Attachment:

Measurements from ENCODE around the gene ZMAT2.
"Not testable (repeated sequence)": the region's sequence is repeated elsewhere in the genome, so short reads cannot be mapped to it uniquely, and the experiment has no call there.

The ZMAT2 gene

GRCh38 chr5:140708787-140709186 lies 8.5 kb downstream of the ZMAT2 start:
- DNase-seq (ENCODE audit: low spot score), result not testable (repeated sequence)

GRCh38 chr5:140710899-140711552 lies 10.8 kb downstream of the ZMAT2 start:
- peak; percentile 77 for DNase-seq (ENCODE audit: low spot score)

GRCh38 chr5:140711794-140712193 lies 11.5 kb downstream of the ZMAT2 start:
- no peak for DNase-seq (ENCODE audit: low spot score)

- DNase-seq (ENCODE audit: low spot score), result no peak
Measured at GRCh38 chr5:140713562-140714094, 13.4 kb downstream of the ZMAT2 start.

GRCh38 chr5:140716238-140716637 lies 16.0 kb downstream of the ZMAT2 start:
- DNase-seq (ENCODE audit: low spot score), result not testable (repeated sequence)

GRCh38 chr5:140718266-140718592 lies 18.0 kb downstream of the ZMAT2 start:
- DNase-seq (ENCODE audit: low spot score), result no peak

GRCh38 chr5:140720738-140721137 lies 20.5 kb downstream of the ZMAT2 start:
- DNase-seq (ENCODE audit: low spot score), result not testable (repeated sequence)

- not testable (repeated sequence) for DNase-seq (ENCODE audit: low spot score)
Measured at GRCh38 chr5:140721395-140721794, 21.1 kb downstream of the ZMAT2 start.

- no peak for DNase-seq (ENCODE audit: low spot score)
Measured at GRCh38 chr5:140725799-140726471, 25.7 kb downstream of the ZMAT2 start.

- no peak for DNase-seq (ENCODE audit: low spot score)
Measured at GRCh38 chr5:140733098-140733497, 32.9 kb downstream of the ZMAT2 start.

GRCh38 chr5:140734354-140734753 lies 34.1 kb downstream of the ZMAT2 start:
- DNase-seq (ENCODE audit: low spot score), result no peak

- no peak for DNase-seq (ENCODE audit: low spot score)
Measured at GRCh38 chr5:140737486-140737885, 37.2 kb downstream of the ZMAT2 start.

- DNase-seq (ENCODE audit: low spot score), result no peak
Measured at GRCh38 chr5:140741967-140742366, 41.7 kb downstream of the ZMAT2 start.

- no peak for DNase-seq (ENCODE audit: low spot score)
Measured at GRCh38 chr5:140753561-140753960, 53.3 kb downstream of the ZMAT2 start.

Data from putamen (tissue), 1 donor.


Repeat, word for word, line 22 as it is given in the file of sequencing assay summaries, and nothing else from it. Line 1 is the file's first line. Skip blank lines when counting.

- no peak for DNase-seq (ENCODE audit: low spot score)